And then there's the one about there being two kinds of people: those that divide things into two groups and those that don't. :P

Maybe it's a bit of both. Non-euclidian geometry seems inventive, pi, seems discoverable.

## Re: (Score:2)

The former are Socratists, the latter are Aristotelians. The first group figures there must be an original, perfect form of everything; a blueprint, a divine thing. The second group are just nerds.

## Re: (Score:3)

Linkie [wikipedia.org]. Socrates questions his victims, but only in a subjective way, that is, only about their opinions and perceptions. His view of the world below the veneer of Hellenic city-state culture was based on the cave of shadows.

## Re: (Score:2)

Even math is discovered, math

problemscould only be around as long as there are people for whom it's a problem. Math may have been around since the big bang (indeed, perhaps the universe is nothing but a mathematical construct), but math problems haven't.## Strange point (Score:3, Interesting)

Julius Shaneson and Sylvain Cappell claimed to have solve a famous problem about counting the lattice points in a circle. It's been out for years, even earlier than this arxiv paper:

http://arxiv.org/abs/math/0702613 [arxiv.org]

Thing is, even though it is a famous problem, no one cares enough to check. So this notion of "famous" is shaky.

## Re:Strange point (Score:4, Informative)

## Re:Math cannot exist before wind. (Score:4, Interesting)

## Re: (Score:2)

The fact that mathematics, even very abstract mathematics, accurately models the natural world is a deep mystery.

That depends on your worldview.

## Re: (Score:2)

## Re: (Score:3)

It seems to me that calling it a

mysteryimplies you're not really surewhymath can accurately model the natural world.So, if you can explain it, it wouldn't be a mystery.

It seems that many scientists and mathematicians were confident that it could accurately model the natural world for one reason: it was "designed."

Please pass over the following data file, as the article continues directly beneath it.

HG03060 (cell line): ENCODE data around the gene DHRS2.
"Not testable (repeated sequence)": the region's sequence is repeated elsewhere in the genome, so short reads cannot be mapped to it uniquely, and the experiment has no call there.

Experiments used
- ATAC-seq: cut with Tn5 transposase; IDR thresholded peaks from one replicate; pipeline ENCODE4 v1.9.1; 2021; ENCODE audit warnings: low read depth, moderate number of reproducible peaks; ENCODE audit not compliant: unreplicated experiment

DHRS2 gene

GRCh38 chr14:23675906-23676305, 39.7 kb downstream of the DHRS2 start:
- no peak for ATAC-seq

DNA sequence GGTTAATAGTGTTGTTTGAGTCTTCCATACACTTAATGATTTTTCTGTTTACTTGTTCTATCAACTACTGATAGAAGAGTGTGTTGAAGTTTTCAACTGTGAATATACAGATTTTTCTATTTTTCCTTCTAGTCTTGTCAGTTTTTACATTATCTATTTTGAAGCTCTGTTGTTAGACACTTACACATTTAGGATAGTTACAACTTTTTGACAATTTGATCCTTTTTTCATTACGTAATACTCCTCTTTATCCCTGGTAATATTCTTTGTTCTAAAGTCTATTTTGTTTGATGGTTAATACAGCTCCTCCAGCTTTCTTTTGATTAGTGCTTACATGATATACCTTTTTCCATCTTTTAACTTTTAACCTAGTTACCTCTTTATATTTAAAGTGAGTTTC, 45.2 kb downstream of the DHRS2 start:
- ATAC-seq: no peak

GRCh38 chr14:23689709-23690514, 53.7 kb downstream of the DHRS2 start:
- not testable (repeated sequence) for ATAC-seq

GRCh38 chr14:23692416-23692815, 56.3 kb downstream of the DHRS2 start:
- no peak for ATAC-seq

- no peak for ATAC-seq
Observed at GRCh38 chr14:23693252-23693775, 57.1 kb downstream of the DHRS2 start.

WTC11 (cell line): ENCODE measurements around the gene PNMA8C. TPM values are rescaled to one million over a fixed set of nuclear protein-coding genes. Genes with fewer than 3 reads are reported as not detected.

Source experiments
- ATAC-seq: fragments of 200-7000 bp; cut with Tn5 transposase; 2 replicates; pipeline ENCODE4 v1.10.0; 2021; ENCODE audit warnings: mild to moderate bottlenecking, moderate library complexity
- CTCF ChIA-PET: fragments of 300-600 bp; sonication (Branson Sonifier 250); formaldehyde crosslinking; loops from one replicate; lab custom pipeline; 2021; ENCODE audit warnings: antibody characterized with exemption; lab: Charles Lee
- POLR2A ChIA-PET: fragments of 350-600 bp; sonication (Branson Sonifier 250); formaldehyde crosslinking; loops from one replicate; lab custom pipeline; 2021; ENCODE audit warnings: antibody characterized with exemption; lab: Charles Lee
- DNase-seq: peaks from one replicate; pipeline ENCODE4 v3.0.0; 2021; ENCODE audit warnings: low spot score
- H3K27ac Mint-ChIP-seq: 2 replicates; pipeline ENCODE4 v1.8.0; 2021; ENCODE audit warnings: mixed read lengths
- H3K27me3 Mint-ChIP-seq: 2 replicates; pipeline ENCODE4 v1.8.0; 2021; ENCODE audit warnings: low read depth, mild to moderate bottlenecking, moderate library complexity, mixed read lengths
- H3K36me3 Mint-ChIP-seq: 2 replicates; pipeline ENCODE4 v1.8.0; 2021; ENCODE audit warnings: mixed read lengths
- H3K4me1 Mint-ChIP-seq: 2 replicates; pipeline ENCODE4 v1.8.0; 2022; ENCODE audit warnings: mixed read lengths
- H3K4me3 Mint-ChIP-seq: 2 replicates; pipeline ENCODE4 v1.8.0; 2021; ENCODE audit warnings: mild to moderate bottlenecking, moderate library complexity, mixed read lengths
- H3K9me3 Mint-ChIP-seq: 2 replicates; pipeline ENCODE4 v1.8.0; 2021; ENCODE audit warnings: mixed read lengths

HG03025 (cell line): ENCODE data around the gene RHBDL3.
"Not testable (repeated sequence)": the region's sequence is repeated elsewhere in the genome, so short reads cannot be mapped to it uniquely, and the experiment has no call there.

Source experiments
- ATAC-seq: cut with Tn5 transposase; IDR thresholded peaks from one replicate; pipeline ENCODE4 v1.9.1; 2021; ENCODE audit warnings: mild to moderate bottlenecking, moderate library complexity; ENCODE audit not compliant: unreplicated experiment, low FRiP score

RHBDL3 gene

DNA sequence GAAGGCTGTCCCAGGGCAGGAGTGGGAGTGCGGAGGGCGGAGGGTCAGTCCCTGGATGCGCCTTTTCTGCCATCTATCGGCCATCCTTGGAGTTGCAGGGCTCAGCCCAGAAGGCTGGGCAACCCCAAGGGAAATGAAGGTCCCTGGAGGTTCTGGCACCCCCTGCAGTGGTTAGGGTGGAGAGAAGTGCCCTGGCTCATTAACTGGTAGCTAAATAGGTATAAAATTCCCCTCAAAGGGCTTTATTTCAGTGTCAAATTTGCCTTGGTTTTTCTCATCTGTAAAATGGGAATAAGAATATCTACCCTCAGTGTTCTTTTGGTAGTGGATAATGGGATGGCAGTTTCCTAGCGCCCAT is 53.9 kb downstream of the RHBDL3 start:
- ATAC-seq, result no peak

Basically, what I'm getting at is this: if your worldview includes a Creator/Designer/whatever of some sort (i.e., God) who created/designed and/or sustains the "natural" world, then it is actu

## Re: (Score:2)

It shouldn't be a mystery because we created it to model the world around us.

## Re: (Score:2)

It's not a deep mystery at all. It's by design. We chose our axioms to resemble what we observe. Just take Euclid axioms of the plane geometry, or natural number axioms (like Peano's), etc.

It's no wonder then that what we construct out of them resembles what is out there (at least somewhat). Other modeling problems try to be even stricter and model the observed phenomena even closer than axioms could ever hope to describe.

## Re: (Score:2)

We chose our axioms to resemble what we observe.

You don't hang around mathematicians, do you? Go play with a number theorist and you'll realize how wrong you are.

It's certainly true that some mathematicians are motivated by modeling the world. But many, and perhaps most, aren't. They'll freely construct mathematical objects that have little basis in the physical world.

## Re: (Score:2)

And then, upon playing with them for long enough, we discover that they actually do model the world in some manner or another (and then we are disappointed). It's certainly all the evidence (though, not proof) I need that maths is discovered, not invented.

--an algebraic number theorist in training

## Re: (Score:2)

Didn't the concept of numbers and their properties arise out of observed reality? Is it so mysterious that even the airiest of results would be reflect in the reality from which it was derived?

## Re: (Score:2)

## Re: (Score:2)

Why so mind boggling? Quaternions are a straight forward construct from simpler ideas that are well formed representations of reality.

## Re: (Score:3, Interesting)

Seems to me if you're using them in your physical theory then they have as much of a physical role (I'm not saying that they have to correspond to some observable quantity though) as say a symmetry group or any other mathematical object you use.

## Re: (Score:2)

Like I said in another post, I'm a pure mathie (masters in it), and minor in CS as well.

## Re: (Score:2)

Ok, I only have masters in pure math from one of the world's most respected universities when it comes to math, and solid background in physics and computer science among other things :D.

## Re:Math cannot exist before wind. (Score:4, Interesting)

YES! This has long been acknowledged [wikipedia.org] by people who we usually assume know a little bit about the physical world. It seems reasonable to me, but demonstrating why it is reasonable is another thing.

## Re:Math cannot exist before wind. (Score:4, Interesting)